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The Tropical Ocean-Global Atmosphere observing system: A decade of progress

Michael J. McPhaden,1 Antonio J. Busalacchi,2 Robert Cheney,3 Jean-René Donguy,4 Kenneth S. Gage,5 David Halpern,6 Ming Ji,7 Paul Julian,8 Gary Meyers,9 Gary T. Mitchum,10 Pearn P. Niiler,11 Joel Picaut,12,13 Richard W. Reynolds,7 Neville Smith,14 and Kensuke Takeuchi15

1Pacific Marine Environmental Laboratory, NOAA, Seattle, Washington
2NASA Goddard Space Flight Center, Greenbelt, Maryland
3National Ocean Service, NOAA, Silver Spring, Maryland
4Institut Français de Recherche Scientifique pour le Développement en Coopération, Plouzane, France
5Aeronomy Laboratory, NOAA, Boulder, Colorado
6Jet Propulsion Laboratory, California Institute of Technology, Pasadena
7National Centers for Environmental Prediction, NOAA, Camp Springs, Maryland
8Suitland, Maryland
9Commonwealth Scientific and Industrial Research Organization, Tasmania, Australia
10Department of Marine Science, University of South Florida, Saint Petersburg
11Scripps Institution of Oceanography, La Jolla, California
12Institut Français de Recherche Scientifique pour le Développement on Coopération
13Now at NASA Goddard Space Flight Center, Greenbelt, Maryland
14Bureau of Meteorology Research Centre, Melbourne, Victoria, Australia
15Institute of Low Temperature Science, Hokkaido University, Sapporo, Japan

Journal of Geophysical Research, 103(C7), 14,169-14,240 (1998).
Copyright ©1998 by the American Geophysical Union. Further electronic distribution is not allowed.

Appendix A: A Rude Awakening

The need for an improved climate observing system was underscored during the planning stages of TOGA in the early 1980s, when the scientific community was caught completely off guard by the 1982–1983 El Niño, the strongest in over a hundred years. This El Niño was neither predicted nor even detected until several months after it had started. At the time, most in situ oceanographic data were available for analysis only months, or in some cases years, after they had been collected. So only a handful of scattered reports from islands and volunteer observing ships were available to track conditions in the equatorial Pacific in real time (delay of less than a day) or near-real time (delay of less than a month). Some SST reports were extraordinarily high and suggestive that an El Niño event might be underway. However, they were discounted as erroneous for several reasons. One reason was that there had been no "buildup" of sea level in the western Pacific by stronger than normal trade winds prior to 1982, presumed to be a necessary precursor of El Niño [Wyrtki, 1975]. Also, there had been no warming off the west coast of South America in early 1982, considered to be part of the normal sequence of events characterizing the evolution of El Niño [Rasmusson and Carpenter, 1982].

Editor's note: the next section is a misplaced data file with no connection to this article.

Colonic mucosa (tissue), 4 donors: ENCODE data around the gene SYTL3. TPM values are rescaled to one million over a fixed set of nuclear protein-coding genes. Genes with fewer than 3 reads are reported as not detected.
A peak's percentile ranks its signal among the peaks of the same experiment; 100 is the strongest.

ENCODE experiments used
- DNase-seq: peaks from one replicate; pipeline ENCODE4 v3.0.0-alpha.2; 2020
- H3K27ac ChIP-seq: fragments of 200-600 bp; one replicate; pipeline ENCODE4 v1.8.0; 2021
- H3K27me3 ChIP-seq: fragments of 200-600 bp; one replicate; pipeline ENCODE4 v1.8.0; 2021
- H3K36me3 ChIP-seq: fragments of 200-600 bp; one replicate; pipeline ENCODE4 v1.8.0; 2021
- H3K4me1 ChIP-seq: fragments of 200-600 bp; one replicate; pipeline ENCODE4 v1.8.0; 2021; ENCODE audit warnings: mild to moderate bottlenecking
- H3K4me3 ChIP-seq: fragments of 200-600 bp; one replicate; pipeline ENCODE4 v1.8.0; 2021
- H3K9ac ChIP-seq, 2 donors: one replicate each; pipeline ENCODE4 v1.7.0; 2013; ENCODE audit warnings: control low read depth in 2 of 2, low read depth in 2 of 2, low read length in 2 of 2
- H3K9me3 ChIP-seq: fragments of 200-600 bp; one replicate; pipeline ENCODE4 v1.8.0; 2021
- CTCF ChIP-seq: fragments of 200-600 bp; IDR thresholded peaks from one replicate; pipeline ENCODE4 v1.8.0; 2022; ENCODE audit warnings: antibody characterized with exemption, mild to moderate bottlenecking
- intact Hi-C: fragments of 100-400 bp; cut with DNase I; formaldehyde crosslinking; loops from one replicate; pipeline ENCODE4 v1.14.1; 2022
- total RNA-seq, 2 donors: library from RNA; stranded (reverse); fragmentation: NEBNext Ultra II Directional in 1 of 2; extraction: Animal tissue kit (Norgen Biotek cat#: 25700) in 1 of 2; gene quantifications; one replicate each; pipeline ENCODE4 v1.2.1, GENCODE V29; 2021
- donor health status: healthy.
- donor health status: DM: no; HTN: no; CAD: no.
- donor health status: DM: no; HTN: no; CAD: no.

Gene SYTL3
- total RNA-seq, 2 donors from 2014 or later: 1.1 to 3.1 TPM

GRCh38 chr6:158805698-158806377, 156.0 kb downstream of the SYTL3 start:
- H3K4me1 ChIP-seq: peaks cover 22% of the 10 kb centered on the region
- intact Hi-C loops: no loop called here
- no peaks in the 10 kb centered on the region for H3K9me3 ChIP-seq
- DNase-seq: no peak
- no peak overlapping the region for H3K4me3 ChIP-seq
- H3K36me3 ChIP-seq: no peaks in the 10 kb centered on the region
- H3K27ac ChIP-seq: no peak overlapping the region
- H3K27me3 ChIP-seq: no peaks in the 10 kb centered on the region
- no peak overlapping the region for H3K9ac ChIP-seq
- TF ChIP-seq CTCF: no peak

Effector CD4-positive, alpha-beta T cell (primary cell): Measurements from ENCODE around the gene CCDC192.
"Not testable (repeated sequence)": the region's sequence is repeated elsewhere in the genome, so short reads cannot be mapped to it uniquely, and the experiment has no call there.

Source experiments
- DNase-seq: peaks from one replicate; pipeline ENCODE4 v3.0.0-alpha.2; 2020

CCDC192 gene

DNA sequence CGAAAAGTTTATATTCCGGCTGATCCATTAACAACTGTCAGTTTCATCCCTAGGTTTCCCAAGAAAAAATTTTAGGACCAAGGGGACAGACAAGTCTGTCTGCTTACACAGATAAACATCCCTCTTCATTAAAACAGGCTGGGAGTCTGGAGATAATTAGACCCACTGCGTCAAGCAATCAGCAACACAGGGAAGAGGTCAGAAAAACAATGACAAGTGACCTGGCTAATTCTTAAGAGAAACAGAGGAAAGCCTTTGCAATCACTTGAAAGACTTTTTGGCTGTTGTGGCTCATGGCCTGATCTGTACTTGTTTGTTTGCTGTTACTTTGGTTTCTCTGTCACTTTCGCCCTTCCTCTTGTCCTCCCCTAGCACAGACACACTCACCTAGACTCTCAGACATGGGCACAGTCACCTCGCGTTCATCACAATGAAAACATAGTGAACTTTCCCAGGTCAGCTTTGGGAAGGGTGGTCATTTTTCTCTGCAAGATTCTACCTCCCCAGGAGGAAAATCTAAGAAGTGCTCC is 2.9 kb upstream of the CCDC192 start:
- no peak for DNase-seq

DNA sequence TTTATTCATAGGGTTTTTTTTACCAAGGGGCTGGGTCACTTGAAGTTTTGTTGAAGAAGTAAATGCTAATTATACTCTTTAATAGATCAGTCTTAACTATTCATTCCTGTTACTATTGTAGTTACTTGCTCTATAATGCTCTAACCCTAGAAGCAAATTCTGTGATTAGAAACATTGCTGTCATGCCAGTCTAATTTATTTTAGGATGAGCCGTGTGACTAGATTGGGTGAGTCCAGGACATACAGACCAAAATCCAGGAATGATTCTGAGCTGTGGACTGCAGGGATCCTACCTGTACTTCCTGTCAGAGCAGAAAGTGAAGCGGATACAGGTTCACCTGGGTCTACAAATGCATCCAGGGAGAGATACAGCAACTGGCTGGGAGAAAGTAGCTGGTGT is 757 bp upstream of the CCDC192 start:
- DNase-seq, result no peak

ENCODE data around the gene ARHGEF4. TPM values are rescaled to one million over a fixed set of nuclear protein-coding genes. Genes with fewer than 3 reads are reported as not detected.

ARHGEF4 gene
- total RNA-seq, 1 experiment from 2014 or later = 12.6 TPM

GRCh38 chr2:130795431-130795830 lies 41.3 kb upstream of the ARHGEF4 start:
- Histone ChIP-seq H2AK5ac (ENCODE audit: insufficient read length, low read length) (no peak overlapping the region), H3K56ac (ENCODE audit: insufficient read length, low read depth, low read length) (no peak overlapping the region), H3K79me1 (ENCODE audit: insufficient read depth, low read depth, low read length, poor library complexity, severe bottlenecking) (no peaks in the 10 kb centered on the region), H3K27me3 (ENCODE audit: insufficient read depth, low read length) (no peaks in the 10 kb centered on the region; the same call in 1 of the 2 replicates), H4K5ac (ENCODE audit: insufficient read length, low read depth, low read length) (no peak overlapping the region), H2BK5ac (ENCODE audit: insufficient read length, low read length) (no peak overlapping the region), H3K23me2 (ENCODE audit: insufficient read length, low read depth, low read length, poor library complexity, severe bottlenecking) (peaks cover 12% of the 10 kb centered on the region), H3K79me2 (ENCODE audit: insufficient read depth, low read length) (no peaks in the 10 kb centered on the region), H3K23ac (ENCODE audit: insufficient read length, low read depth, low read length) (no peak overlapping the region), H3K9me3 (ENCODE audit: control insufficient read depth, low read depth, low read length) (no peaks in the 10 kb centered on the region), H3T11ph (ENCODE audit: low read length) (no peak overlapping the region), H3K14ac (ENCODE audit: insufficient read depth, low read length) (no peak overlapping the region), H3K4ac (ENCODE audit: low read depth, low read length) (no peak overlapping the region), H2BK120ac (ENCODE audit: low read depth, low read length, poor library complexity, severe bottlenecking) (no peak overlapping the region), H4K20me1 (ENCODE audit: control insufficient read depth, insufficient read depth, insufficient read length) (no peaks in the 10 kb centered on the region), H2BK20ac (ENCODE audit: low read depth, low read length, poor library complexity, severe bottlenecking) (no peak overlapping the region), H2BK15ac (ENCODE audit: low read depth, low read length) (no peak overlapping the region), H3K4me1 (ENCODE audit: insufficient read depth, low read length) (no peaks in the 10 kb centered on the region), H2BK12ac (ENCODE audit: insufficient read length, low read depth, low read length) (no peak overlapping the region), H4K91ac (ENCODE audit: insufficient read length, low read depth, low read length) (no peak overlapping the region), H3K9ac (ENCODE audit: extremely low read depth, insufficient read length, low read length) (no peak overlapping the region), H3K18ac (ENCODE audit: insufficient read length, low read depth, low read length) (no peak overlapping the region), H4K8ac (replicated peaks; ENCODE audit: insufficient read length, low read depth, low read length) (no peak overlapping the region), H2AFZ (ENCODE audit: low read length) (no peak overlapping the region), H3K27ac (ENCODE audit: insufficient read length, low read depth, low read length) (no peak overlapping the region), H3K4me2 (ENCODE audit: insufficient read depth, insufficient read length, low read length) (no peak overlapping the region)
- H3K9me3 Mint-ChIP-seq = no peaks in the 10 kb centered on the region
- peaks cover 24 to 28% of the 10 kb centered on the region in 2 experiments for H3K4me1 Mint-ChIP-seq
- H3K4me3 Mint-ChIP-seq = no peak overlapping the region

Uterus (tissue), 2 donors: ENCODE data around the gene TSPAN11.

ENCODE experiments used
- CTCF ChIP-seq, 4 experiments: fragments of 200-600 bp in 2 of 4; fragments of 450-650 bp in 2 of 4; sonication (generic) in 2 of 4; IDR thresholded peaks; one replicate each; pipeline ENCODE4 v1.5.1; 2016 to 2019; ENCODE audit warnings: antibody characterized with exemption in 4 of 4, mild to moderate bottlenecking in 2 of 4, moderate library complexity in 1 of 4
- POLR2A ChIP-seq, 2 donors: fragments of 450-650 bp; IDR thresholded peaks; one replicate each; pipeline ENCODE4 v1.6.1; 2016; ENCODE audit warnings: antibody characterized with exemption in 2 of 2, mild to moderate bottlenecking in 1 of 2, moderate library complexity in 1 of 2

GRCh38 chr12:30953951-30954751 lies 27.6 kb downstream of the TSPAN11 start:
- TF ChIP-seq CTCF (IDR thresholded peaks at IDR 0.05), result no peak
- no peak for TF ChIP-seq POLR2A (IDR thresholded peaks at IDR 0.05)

To complicate matters, in situ data were rejected from blended satellite/in situ SST analyses produced operationally by the U.S. National Centers for Environmental Prediction (NCEP), then known as the National Meteorological Center (NMC). These analyses indicated that the equatorial Pacific SSTs were near normal, or even slightly colder than normal, during much of 1982. However, the effect of the March–April 1982 eruptions of the Mexican volcano El Chichon on satellite SST retrievals was not fully appreciated at the time. These eruptions injected a cloud of aerosols into the lower stratosphere, where prevailing winds spread it around the globe at low latitudes within 3 weeks. The aerosols, whose effects were not included in algorithms to convert observed satellite radiances to SSTs, led to cold biases of several degrees centigrade in the satellite SST retrievals. Cloud detection algorithms interpreted these retrievals as cloud contaminated and replaced them with climatological mean SSTs. In situ data were then rejected because they differed so greatly from the satellite analyses, which were strongly biased toward climatology. It was only after reports from the R/V Conrad in September–October 1982 that the thermocline in the eastern equatorial Pacific was 50–100 m deeper than normal [Toole and Borges, 1984] that the scientific community realized to what extent existing data sources had misinformed and misled them and likewise how misguided was the notion of a "canonical" El Niño with a fixed pattern of stages from event to event.

Return to Discussion and Conclusion or go to Appendix B

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